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10 April 2018updated 28 Jun 2021 4:39am

Why do we lie about foreign aid?

Austerity is part of the problem.

By Richard Darlington

Britain’s Prime Minister in waiting, Jacob Rees-Mogg is has accused Britain’s last Prime Minister of lying. He says that “one argument put forward by supporters of the target is that if we give 0.7 per cent, other countries will follow. That’s not true.”

But the truth is that Germany has slipped back in the latest rankings because they have used a small part of their aid budget (which is still almost twice as big as ours) to support desperate refugees that they generously opened their doors to. That money, therefore, no longer counts as ‘overseas development assistance’. And you have to wonder whether the German equivalent of Rees-Mogg is arguing in the German newspapers that the Germans have been duped by the Brits because Cameron and May did not take their fair share of refugees.

Meanwhile, our nearest neighbours, Ireland, are moving towards 0.7 per cent and Macron has also set France on that path. All eyes are now on Trudeau’s Canada, while three Scandinavian countries, and that well known global leader, Luxembourg, continue to invest far more compared to the size of their economies. The truth, if we’re honest, is at least contestable.

So why do we lie about aid? That’s the title of a new book by University of Manchester academic Pablo Yanguas. The book is, despite what the title might suggest, very positive about aid, calling it a “catalyst for change.” So what’s with the fake-news, click-bait book title?

Like many in the aid sector (not to mention academia), Yanguas has a problem with simplicity, or rather, superficiality. On the one hand, he criticizes “business cases and the value for money imperative” which has “forced development professionals to consistently misrepresent the political risks attached to publicly funded interventions”. On the other hand, he laments the “pantomime of extremes”, that necessity to present aid either as “feeding starving children or fattening corrupt dictators”. Enter stage right, Jacob Rees-Mogg.

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In promoting his book, Yanguas has written a blog post titled ‘Foreign aid is a waste of money – unless it’s used for transformation’, which seems like a statement of the somewhat obvious. Should we criticize him for becoming part of the broken discourse he rightly diagnoses or do we laud him for holding up a mirror to the way that nuance and complexity is erased by the “partisan competition” of domestic donor politics? It’s tempting to do both.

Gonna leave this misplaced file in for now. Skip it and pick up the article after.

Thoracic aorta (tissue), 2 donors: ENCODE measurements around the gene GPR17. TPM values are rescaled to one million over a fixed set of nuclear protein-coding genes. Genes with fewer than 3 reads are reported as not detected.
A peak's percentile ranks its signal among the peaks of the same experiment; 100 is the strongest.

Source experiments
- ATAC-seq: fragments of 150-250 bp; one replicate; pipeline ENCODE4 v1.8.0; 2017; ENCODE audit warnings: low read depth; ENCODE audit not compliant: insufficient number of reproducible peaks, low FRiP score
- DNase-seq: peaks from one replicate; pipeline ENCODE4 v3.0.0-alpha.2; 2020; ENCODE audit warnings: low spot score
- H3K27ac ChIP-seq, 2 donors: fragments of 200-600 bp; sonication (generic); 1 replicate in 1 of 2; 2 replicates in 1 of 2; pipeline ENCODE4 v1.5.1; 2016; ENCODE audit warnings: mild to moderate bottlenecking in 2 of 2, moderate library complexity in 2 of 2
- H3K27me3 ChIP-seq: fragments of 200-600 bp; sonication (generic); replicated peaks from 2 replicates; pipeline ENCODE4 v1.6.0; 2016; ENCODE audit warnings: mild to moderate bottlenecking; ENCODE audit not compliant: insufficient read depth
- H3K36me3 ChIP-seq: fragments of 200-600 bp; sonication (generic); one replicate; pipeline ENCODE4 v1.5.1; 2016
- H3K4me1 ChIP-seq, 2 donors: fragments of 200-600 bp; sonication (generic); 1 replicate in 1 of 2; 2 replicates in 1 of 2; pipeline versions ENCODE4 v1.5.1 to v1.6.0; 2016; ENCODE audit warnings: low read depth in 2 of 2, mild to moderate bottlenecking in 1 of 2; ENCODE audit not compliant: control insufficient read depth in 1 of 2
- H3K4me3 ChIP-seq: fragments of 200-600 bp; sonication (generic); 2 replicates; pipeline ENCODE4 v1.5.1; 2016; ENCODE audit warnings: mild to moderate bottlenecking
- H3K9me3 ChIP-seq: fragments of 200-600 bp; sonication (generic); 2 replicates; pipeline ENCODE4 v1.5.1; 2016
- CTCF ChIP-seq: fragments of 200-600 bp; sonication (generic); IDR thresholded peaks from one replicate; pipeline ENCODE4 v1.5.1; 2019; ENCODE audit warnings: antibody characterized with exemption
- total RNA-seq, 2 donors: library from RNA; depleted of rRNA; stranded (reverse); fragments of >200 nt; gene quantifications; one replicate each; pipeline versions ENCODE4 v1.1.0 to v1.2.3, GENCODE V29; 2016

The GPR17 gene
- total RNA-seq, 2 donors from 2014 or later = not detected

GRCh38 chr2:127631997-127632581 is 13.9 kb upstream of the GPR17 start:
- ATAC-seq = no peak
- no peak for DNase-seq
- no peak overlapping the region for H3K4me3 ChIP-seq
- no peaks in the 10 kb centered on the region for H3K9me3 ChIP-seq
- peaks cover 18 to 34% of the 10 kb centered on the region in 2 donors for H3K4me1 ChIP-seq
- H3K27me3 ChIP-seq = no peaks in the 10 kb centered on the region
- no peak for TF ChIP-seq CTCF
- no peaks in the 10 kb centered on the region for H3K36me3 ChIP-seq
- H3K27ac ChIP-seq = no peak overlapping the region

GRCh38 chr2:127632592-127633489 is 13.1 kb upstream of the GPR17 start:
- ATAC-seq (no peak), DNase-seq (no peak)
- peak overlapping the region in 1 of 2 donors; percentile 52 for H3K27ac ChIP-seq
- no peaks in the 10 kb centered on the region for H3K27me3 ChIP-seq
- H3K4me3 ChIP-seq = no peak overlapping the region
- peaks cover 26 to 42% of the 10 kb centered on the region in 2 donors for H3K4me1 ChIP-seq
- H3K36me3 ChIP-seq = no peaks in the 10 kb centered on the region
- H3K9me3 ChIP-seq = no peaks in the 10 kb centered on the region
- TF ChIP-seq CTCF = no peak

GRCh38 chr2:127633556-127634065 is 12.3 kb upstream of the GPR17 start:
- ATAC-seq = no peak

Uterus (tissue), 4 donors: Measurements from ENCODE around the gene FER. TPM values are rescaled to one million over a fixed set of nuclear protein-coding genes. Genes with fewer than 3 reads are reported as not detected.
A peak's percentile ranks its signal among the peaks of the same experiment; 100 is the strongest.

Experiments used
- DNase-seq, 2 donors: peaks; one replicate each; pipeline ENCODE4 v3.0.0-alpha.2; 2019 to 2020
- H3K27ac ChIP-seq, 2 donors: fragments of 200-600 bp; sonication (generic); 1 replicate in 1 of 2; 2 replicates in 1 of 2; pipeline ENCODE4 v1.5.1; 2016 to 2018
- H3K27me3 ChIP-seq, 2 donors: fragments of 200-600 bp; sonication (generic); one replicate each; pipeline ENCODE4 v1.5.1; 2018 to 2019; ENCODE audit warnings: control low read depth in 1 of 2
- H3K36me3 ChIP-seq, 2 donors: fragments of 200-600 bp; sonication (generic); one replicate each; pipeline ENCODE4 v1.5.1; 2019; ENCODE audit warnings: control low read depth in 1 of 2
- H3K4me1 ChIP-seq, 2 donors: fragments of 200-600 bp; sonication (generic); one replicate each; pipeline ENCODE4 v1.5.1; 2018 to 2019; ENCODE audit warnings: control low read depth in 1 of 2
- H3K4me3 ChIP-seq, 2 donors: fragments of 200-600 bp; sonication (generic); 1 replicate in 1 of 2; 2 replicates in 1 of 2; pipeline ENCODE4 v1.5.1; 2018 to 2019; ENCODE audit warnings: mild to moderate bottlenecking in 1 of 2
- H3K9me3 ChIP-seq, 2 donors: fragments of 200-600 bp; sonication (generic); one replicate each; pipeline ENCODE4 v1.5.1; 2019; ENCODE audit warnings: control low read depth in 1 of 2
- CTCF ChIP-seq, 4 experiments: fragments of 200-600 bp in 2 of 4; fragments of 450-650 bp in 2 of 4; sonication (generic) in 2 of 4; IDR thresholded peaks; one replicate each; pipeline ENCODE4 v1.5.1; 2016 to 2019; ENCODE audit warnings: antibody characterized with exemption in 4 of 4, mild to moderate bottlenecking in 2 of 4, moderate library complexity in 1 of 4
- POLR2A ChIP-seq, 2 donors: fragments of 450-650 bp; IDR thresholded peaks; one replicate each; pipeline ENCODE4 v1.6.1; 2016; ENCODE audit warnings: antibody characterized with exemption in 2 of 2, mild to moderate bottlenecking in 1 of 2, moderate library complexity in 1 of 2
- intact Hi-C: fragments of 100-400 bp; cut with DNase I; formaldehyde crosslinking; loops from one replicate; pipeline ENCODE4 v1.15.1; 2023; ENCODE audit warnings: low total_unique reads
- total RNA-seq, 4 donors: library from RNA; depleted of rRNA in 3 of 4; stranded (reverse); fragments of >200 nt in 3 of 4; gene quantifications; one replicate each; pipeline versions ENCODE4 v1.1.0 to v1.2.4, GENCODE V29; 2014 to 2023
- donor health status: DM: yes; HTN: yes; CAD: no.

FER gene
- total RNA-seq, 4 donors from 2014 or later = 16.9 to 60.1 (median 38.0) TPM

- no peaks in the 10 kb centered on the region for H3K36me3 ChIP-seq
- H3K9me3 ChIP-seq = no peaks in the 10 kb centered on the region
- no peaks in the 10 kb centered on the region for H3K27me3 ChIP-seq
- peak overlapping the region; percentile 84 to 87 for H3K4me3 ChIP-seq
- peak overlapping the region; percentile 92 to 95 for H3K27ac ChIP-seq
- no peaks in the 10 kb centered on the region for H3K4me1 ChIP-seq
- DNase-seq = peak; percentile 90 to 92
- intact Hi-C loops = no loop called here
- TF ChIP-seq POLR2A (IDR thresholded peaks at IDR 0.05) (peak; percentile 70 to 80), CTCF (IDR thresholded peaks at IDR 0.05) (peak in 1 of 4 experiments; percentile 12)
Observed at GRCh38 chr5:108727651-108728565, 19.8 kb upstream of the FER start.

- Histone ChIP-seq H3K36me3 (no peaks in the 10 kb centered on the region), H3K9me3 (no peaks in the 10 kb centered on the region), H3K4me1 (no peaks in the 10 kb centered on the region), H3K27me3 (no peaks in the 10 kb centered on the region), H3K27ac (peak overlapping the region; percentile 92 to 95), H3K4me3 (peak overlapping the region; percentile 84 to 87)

There is plenty of ‘on the one hand’ and ‘on the other hand’ in this eminently readable book by a, no doubt, serious academic. “Foreign aid,” he tells us, “is not a good investment: risks are generally high and dividends far too uncertain.” And yet, in the next breath he says, “at the same time, aid is exactly the right kind of investment, one that developed countries should be proud to make.”

His argument has echoes of the ‘smart aid’ language used by DfID officials and even the ‘national interest’ tone advanced by DfID ministers. On Thursday, we will hear Secretary of State for International Development Penny Mordant launch a ‘new agenda’ for aid, which might end up sounding surprisingly familiar to those who have been paying attention to DfID policy since the noughties.

Perhaps we should not hate the player, but instead hate the game. Aid is indeed a political football but those who believe it makes a difference still need to be on the pitch.

Only last week the Sun headlined on a quote from a backbench Tory MP saying: “the taxpayer looks around towns and cities staring at potholes… and wonders why we’ve got money for foreign aid but not for essentials at home.” After a decade of austerity, delivered by a government which, as Yanguas describes, used “aid increases as a way to establish progressive credentials”, no wonder the public reach for the simplicity and common sense of ‘charity begins at home’.

The truth is, we can do both. And we can do them both at the same time. The truth is that aid is both the right thing to do and the smart thing to do. We should never be tempted to trade off honesty against simplicity, but instead hold both principles dear. Because the truth is, we don’t need to lie about aid.

Why We Lie About Aid, by Pablo Yanguas, is published by Zed Books

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